What was the defining moment that led you to this innovation?
In March 2001, Kari and George Grossman adopted their son, Grady, from Cambodia. Grady lit a fire in Kari’s heart and a yearning to give back to the country he came from. The Grossmans donated money to build a permanent school in rural Cambodia. Kari soon became aware that without continued financial support the Chrauk Tiek Village primary school would suffer the same fate as many others in poor, rural Cambodia: a modern building with few teachers and students. This is because the Cambodian government pays teachers only $30 a month, which is not a living wage. After supporting the school with donation and money raised from sales of book and crafts, Kari realized that the donor-driven model had limitations. She felt it was critical to create a mechanism for the villagers and parents to financially support the school and oversee the money. She created the ides of the SSC. Her faith in this system is proven by the comment from one of our supporters who visited the school in 2007 and again in 2009. She describes the powerful change she saw this way: “They used to ask me what I can do for them, and now they tell me what they are planning to do for themselves.” - Jill Hunter, Lander, Wyoming.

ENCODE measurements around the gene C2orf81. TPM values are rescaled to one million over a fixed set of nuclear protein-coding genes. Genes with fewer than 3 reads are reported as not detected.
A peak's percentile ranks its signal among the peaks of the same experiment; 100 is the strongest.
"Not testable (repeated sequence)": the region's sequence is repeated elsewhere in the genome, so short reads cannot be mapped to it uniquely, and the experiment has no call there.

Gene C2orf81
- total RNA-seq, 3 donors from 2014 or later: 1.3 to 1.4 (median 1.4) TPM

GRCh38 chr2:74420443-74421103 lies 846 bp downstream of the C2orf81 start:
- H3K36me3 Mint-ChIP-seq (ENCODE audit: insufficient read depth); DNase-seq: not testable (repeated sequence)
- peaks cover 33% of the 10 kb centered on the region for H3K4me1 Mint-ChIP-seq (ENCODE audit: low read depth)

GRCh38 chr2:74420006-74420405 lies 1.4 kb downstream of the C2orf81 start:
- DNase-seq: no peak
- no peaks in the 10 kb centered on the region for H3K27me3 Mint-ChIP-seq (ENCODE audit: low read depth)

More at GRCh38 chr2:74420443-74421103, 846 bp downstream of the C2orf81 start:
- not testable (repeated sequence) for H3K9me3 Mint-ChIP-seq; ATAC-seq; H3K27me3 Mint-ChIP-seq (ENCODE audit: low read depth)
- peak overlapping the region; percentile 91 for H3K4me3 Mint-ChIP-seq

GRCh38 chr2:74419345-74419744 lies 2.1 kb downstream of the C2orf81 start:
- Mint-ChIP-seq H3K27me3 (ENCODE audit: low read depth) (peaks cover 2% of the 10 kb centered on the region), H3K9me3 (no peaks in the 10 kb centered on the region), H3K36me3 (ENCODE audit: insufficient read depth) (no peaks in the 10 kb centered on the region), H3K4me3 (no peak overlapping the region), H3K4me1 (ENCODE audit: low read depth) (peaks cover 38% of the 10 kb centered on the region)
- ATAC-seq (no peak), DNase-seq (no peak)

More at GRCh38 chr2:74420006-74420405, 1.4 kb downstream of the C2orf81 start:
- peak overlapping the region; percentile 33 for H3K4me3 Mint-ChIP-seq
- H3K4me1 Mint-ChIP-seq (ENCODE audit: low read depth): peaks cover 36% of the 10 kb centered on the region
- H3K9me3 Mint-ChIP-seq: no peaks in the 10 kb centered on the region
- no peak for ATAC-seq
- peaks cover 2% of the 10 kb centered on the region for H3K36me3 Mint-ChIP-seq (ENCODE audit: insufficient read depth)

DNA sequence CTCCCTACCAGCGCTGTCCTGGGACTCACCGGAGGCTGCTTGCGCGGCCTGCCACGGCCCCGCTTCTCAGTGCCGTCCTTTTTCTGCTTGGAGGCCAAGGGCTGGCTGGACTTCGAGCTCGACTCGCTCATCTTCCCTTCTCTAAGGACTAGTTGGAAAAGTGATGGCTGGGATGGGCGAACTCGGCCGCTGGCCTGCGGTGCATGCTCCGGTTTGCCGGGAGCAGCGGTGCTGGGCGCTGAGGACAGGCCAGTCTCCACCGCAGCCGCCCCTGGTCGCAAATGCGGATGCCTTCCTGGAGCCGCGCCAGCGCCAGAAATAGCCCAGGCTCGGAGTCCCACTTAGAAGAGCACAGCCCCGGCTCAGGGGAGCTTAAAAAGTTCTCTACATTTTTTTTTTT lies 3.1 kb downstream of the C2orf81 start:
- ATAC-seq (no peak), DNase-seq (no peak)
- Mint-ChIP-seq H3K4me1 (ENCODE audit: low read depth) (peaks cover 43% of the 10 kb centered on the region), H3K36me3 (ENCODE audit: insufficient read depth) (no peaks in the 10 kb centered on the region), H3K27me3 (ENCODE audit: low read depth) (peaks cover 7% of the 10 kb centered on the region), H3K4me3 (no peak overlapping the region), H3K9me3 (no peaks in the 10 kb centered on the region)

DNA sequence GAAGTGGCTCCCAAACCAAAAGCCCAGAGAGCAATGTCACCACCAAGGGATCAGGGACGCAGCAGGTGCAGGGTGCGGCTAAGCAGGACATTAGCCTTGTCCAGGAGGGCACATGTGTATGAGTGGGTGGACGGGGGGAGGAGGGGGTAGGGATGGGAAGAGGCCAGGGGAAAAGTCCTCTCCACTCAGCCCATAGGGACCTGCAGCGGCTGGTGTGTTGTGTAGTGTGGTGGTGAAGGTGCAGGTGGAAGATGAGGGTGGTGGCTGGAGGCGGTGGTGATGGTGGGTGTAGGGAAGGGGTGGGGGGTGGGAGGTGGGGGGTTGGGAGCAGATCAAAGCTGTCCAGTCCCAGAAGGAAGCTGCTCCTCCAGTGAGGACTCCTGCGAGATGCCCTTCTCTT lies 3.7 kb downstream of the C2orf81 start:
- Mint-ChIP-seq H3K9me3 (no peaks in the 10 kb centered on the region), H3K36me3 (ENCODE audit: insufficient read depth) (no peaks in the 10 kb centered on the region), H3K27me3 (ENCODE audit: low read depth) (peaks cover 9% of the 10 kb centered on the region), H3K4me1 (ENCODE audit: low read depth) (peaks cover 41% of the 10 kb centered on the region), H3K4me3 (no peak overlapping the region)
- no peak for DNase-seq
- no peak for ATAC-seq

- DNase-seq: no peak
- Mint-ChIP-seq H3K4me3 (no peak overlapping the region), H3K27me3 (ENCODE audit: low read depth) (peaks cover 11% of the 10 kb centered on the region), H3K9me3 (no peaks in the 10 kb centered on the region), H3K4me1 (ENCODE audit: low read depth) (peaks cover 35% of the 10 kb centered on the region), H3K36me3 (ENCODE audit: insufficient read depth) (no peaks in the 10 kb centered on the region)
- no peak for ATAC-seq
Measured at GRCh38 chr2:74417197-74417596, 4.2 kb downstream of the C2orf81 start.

Tell us about the person—the social innovator—behind this idea.
Kari Grady Grossman is the founder of the Grady Grossman School in the village of Chrauk Tiek in Kampong Speu Province, on the southern edge of the Aural Wildlife Sanctuary in the Cardamom Mountains. Before the school was built, 50 students studied on the dirt floor of a dilapidated, thatched-roof hut. The school now has a 5 room concrete building with a library, good sanitation facilities, a water pump, 500 students, and 6 teachers who are present and teaching every day. The one school has now grown into a Cambodian LNGO, Sustainable Schools International, whose mission is to work with poor, rural and marginalized communities to sustain their schools in ways that serve their children and support community needs. Kari is a former writer for Discovery Channel Online. She is the author of Bones That Float, A Story of Adopting Cambodia, winner of the 2008 “Peacemaker of the Year” Award from the Independent Publisher’s Association and a Gold Nautilus Book Award for World Changing Books. Since traveling to Cambodia in 2001 to adopt her son, Kari has traveled to Cambodia nine times for on-going support of the school. Because of Kari, the Grady Grossman School had the first primary school music program in Cambodia, a teacher's residence and library. She started a silk import business and an environmentally sustainable cooking fuel business to support schools. She holds a BA in writing for Television, Radio and Film from Syracuse University.
How did you first hear about Changemakers?
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